Is it really less than three months since Diane Sawyer's Jenner interview aired? So much has happened in the past three months, including the world's introduction to Caitlyn Jenner. It seems that there is not a day that goes by without not one, but multiple mentions of Caitlyn in the media. Some days it is as simple as what she is wearing, some days it is a new trailer for the not-yet-started reality show, some days it is new blog that she has written and on some days it can be all of this.
On July 15, she will also be seen on ESPN as the recipient of the Arthur Ashe Courage Award on the ESPYs. To me, it makes no difference if you are a fawning fan of the Jenner juggernaut or are fanning yourself from Jenner fatigue; Caitlyn has created an awareness of gender variance far and wide in a manner never before seen or even dreamed about. Perhaps the legendary athlete is still dreaming of setting new records, which may well be what she knows how to do best!
I have been thinking a lot about the idea of giving Caitlyn an award for courage. She is certainly neither the first, nor will she be the last, transgender person who will come out and transition, whether publicly or privately. Each and every one of them has exhibited the very same courage that Caitlyn is being awarded for. The day I returned to work when I transitioned, there were dozens of people who came to my office to tell me how brave and courageous I was. This became increasingly difficult for me to hear, as not for a single moment did I feel brave or courageous about transitioning. I felt I had no choice if I wanted to find any internal peace. I am pretty sure that Caitlyn must have had similar feelings -- almost everyone I know in the transgender community has shared something like this.
The only way I can make sense of this is that this award is not about Caitlyn. Caitlyn is actually a symbol, and a larger than life symbol at that. Almost 40 years ago. Jenner was a record-setting Olympic champion, becoming a symbol of American sports dominance, so perhaps this will be familiar territory for her. Her history leads me to believe that the symbol status she obtained in the past was undertaken with some reluctance. With her Vanity Fair photo shoot, I suspect this has now changed.
I myself am just a few years older than Caitlyn, and transitioned four years ago at the age of 64. I understand the excitement. I remember my shopping spree before I returned to work, and the semi-planned fashion show I was performing in each day for the first month (or more) of my transition. For the past six years, I have been a board member of The Tiffany Club of New England, one of the oldest transgender support groups, and have been meeting and supporting many people on their gender variant journeys -- where no two have been the same.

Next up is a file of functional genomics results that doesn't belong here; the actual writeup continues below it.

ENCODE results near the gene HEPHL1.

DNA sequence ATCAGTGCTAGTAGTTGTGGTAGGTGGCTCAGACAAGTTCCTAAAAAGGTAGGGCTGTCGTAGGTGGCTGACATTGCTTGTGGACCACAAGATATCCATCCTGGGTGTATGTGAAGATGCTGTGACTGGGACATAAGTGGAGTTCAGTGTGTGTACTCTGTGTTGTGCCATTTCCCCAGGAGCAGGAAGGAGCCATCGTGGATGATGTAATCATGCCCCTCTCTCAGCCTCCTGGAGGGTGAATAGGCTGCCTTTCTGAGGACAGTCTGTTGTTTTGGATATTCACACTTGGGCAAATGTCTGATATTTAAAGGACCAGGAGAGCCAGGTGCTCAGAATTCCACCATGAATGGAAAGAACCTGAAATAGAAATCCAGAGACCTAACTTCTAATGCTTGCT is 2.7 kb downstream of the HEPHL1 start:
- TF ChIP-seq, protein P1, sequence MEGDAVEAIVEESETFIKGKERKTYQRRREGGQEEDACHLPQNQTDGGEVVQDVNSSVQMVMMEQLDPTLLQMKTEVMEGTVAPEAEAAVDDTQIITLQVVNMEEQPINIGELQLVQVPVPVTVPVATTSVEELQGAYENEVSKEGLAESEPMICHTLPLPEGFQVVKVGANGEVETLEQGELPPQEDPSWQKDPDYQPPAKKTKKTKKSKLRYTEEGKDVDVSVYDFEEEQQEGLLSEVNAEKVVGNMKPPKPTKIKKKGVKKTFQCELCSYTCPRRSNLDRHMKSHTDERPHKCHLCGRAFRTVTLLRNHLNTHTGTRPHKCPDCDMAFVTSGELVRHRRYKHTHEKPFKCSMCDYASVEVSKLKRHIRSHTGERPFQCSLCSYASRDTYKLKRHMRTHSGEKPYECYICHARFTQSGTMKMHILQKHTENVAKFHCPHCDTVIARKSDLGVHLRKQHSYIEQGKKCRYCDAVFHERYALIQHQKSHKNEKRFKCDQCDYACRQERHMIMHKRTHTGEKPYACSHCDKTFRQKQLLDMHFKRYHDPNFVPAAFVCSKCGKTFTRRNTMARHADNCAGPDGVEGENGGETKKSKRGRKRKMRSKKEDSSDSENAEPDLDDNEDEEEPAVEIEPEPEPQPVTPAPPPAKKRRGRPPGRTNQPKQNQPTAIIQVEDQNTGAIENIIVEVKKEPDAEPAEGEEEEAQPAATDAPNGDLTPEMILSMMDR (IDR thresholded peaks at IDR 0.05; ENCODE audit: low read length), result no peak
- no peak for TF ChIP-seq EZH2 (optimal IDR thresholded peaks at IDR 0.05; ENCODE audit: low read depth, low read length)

As a college student back in the '60s, I remember the discussions about Marshall McLuhan's teaching that "the medium is the message." In his classic book, Understanding Media: The Extensions of Man (1964) he proposed that a medium affects the society in which it plays a role not only by the content delivered over the medium, but by the characteristics of the medium itself.
In our present day world of "instant" communication, could it be that Caitlyn Jenner has become a "medium," as we have witnessed that just a single cover picture of her has seemed to have a huge impact on our society? Has she once again become a symbol, just as she was 40 years ago, and again the content has perhaps less meaning than even she desires? I can feel for Caitlyn, I can empathize for her, as I have myself walked in her shoes. I know the shame, the fear, the confusion of hiding for so many decades.
For most of us, the time of transition is the deeply personal work of rediscovery and reinvention. It is hard enough to do it in private, as these discoveries are often not quick in coming to our awareness. Doing this in public takes either a certain courage or bravado, and I sincerely hope that in Caitlyn's desire to "do good" it is the former.
I have shared with my friends that after almost 50 years, I have been re-reading Frank Herbert's masterpiece, DUNE. (For those not familiar with the book, the hero is a young man who becomes the hero, the messiah figure, also know as Muad'Dib -- the one who points the way.) Here is a quote from it that I believe is worth sharing:
Sometimes our society needs a hero. Sometimes our society needs a symbol.
The hero may be the leader we desperately want to follow without doing our own work. The symbol is what makes us go inside to question what and who we really are.
I am not certain what role Caitlyn fulfills for each person, whether they are trans or not. My hope is that she allows each person to go inside and question who they really are, and help to inspire each of us to be the hero of our own life!
Grace Stevens is a transgender woman who transitioned at the age of 64 and holds a Masters Degree in Counseling Psychology. She is a father of three, grandparent of two, athlete, advocate and author of No! Maybe? Yes! Living My Truth, an intimate memoir of her personal struggle to transition and live her true life authentically as a woman. Grace is available for speaking about authentic living with Living on-TRACK, and Gender Variance Education and Training. Visit her website at: http://www.graceannestevens.com/. Follow Grace on Twitter: www.twitter.com/graceonboard .